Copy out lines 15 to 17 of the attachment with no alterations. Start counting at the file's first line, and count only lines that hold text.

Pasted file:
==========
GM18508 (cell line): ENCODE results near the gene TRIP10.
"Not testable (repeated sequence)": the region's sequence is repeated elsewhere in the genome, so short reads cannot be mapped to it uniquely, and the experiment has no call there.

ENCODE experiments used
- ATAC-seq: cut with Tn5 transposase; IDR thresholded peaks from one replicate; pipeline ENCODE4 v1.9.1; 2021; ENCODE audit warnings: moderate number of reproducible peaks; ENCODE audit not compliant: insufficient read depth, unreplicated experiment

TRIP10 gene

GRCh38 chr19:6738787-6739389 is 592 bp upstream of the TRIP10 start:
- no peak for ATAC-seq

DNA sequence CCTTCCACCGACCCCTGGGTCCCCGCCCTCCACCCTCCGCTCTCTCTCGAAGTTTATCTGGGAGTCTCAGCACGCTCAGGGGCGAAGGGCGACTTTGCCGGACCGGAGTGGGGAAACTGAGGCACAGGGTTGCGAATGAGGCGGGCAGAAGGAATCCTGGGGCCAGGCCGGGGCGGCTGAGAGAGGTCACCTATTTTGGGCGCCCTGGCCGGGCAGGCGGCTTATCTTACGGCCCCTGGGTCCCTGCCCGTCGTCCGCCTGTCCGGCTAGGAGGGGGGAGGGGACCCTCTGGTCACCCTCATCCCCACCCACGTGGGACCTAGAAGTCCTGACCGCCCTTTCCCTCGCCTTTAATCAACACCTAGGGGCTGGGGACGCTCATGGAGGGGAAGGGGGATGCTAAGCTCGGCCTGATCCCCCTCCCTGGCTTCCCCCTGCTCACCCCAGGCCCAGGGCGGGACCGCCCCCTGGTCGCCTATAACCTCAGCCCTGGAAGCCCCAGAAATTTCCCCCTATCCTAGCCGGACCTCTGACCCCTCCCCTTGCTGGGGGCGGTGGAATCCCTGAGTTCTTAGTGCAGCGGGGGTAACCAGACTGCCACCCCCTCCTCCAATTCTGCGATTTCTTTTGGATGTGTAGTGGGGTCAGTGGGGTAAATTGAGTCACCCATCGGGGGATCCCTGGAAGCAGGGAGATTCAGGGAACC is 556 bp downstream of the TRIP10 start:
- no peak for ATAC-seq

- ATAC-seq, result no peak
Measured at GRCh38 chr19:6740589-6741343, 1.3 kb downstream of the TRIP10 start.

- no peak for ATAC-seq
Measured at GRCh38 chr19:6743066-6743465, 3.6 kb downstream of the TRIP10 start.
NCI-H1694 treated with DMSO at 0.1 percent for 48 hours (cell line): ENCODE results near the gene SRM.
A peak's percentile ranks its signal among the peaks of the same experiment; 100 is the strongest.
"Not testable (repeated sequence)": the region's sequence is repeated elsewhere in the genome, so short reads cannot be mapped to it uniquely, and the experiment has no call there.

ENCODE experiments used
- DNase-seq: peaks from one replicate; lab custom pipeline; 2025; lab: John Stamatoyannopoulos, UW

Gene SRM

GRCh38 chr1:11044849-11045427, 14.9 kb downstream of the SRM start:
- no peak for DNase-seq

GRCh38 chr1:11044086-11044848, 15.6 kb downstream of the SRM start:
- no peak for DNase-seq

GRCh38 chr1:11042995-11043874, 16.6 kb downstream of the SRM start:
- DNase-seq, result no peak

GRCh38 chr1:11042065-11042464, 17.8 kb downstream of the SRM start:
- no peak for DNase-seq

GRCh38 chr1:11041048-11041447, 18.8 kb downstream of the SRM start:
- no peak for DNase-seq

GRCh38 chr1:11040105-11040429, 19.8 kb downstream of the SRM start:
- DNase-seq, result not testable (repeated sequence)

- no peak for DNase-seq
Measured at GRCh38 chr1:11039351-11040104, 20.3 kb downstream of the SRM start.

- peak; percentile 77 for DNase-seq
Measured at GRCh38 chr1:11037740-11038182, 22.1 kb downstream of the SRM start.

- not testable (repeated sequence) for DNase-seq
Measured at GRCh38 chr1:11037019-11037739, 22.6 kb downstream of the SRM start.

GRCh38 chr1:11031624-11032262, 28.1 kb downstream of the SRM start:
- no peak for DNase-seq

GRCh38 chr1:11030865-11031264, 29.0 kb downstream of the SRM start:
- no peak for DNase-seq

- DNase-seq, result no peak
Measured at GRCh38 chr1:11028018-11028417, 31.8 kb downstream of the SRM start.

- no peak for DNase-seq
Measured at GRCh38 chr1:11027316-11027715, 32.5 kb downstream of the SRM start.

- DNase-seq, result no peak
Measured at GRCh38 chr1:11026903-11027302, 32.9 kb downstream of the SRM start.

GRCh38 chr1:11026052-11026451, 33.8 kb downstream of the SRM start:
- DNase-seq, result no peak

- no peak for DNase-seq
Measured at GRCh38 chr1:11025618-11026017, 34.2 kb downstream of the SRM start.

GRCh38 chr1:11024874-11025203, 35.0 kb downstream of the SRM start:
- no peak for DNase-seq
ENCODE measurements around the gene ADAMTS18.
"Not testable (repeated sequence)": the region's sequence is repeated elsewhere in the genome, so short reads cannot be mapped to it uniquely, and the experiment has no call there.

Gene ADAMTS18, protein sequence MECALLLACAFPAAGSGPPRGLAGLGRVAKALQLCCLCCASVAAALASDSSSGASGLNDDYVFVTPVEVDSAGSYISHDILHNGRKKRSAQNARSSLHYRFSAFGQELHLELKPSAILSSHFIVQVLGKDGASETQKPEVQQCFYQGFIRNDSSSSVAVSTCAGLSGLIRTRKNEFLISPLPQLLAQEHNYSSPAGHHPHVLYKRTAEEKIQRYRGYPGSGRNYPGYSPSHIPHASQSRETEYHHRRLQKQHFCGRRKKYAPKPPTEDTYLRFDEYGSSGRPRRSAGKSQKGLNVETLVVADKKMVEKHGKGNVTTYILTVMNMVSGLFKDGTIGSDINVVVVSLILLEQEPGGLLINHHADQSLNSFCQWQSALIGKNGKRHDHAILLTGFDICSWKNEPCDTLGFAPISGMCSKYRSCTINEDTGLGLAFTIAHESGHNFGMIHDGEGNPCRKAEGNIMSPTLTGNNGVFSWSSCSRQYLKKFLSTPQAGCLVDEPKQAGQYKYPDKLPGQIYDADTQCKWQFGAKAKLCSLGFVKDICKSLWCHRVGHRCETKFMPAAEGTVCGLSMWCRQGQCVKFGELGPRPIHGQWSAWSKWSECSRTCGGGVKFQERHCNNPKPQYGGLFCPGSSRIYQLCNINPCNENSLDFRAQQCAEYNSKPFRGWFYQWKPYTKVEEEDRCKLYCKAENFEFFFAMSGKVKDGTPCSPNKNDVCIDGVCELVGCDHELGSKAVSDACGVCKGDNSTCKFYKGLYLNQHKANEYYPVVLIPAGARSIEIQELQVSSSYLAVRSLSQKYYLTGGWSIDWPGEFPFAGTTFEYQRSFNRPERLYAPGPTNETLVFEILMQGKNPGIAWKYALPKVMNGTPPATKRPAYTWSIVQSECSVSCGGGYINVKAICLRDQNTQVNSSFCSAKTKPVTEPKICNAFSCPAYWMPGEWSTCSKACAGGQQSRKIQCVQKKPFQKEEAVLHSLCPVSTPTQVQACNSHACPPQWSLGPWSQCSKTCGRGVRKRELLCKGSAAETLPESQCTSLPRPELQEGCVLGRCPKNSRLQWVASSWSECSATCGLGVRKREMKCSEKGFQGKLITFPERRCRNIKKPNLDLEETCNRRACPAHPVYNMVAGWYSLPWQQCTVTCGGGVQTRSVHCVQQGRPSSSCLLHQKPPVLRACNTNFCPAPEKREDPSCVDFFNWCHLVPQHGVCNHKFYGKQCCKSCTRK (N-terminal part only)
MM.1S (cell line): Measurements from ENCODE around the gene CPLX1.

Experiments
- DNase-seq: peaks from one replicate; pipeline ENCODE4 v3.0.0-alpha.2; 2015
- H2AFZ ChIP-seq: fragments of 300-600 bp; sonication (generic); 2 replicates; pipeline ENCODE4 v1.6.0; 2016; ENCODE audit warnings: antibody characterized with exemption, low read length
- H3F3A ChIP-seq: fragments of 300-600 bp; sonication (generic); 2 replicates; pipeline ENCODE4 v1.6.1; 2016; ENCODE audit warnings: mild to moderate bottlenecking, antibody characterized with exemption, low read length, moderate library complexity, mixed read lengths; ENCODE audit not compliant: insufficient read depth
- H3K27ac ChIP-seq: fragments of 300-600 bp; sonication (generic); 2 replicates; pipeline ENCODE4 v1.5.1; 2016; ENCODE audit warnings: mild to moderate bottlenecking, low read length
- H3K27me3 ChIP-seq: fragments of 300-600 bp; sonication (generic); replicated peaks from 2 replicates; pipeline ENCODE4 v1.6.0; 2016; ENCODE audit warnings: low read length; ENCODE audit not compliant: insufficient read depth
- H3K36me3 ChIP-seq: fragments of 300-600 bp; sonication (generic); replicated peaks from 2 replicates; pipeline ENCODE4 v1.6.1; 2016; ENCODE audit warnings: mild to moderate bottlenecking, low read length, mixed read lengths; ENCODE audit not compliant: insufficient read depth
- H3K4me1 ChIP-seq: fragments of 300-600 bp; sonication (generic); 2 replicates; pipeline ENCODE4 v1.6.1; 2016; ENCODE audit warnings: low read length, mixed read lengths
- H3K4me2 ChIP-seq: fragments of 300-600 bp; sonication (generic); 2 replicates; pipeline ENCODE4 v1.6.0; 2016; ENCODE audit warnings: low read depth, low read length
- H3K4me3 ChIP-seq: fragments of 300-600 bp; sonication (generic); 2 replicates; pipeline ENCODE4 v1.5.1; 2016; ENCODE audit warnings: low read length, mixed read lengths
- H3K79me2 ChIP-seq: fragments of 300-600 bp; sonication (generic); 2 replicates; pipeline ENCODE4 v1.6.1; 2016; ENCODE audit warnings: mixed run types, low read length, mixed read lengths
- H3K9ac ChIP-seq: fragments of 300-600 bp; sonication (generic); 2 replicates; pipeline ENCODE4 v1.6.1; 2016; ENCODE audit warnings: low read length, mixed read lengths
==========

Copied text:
A peak's percentile ranks its signal among the peaks of the same experiment; 100 is the strongest.
"Not testable (repeated sequence)": the region's sequence is repeated elsewhere in the genome, so short reads cannot be mapped to it uniquely, and the experiment has no call there.

ENCODE experiments used